Even today, fairgoers celebrate agricultural achievements and enjoy exhibitions, food, carnival rides, entertainment, competitions, and concerts. While I’ve attended fairs in Maine and Vermont, and thought I knew what a fair was all about — fried dough and sausage and peppers, cotton candy and the Tilt-a-Whirl, country music and tractor pulls – last week I spent a blisteringly hot and humid day at the Huntingdon County Fair, started in 1831 and the premier agricultural exposition in Pennsylvania, second only to the State Farm Show. The more than sixty acres of grounds include camping facilities, exhibit halls and barns, a couple of streams with two bridges, and lots of grassy areas with large shade trees and benches everywhere, so you can sit and watch the world stream by while you happily consume funnel cakes, cotton candy, lemonade, kraut dogs, or, in our case, giant rootbeer floats courtesy of the Eagle Scouts’ booth.

It’s the farm animals and the folks who care for them that remain the focus of the Huntingdon fair. While it appeared that, with the possible exception of Mimi’s Martini Bar, every restaurant and food truck from the city of Huntingdon had relocated to the fairgrounds for the week to feed both fairgoers and inhabitants of the small village of trailers that sheltered families caring for the cows and beef cattle, goats, sheep, horses, hogs and rabbits on display (because of the threat of avian influenza, poultry hasn’t been exhibited at the fair since the 1990s). Rabbits are housed where poultry was formerly and I have never seen such an array of rabbits, from sleek mahogany-furred ones to spotted pale gray bucks so large they couldn’t fully stretch out in their cages, bunnies heavier than my 16-pound Maltese-poodle mix dog, but shorter.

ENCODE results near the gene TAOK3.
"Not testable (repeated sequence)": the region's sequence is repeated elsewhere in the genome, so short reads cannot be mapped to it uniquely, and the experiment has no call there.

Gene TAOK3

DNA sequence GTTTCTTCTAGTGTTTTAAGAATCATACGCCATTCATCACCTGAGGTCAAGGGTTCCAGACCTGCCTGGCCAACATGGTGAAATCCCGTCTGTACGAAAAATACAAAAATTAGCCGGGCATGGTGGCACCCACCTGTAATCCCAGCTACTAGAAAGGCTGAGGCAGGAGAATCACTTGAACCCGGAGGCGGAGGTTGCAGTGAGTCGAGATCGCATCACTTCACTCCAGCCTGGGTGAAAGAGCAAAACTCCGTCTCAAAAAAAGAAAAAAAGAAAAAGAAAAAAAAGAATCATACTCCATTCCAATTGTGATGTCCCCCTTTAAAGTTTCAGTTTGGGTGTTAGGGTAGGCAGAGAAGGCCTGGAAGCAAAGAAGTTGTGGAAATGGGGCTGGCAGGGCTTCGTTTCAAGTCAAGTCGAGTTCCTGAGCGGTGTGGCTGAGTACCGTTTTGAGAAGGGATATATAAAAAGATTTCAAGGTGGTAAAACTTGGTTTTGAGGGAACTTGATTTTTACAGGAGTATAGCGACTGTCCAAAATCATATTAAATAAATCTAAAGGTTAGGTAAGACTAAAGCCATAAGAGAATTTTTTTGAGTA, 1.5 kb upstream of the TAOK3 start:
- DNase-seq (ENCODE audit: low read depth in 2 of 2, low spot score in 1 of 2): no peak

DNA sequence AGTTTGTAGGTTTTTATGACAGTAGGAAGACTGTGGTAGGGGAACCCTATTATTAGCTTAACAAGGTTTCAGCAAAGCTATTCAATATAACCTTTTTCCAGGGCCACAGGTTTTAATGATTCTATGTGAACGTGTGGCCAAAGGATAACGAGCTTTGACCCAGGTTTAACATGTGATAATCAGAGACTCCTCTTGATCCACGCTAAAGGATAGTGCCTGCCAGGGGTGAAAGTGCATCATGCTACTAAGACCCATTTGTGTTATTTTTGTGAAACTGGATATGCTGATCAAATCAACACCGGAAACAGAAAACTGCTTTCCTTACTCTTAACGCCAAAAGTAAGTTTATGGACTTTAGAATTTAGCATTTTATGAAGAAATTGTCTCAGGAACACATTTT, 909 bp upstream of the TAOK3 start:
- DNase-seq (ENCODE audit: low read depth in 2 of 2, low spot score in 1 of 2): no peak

Almost as fascinating as the livestock were the legions of small 4-H and Future Farmers of America members who roamed the midway and gathered in show rings to display their beef cows or lambs, all wearing their organization’s T-shirts and well-worn muck boots. While the rides and games were attractive to them, we had the distinct impression that the real action was around the edges of the show rings and in the milking parlors. There were a few tattooed, blue-haired teens in evidence at the fair, but they were vastly outnumbered by the wholesomely geeky farm kids, who were leading their perfectly groomed animals around in the livestock sale ring, getting top dollar for their home-raised meat.

We missed the coronation of the fair queen, but an overview of the requirements to compete for the honor indicates that it’s not just a beauty pageant. In addition to submitting an essay on “What My Fair Means to My Community,” the prospective queens had to give a speech on “Why You Should Come to My Fair,” while standing beside a farm safety display board of their own creation, as the queen’s duties include being an ambassador for farm safety throughout the year. Of the five candidates, three were active in 4-H and the other two were athletes who competed in track and field events as well as marching band. All were fit and wholesomely attractive, able to handle a sceptre as easily as the bridle of a prize steer. The Founding Fathers would approve.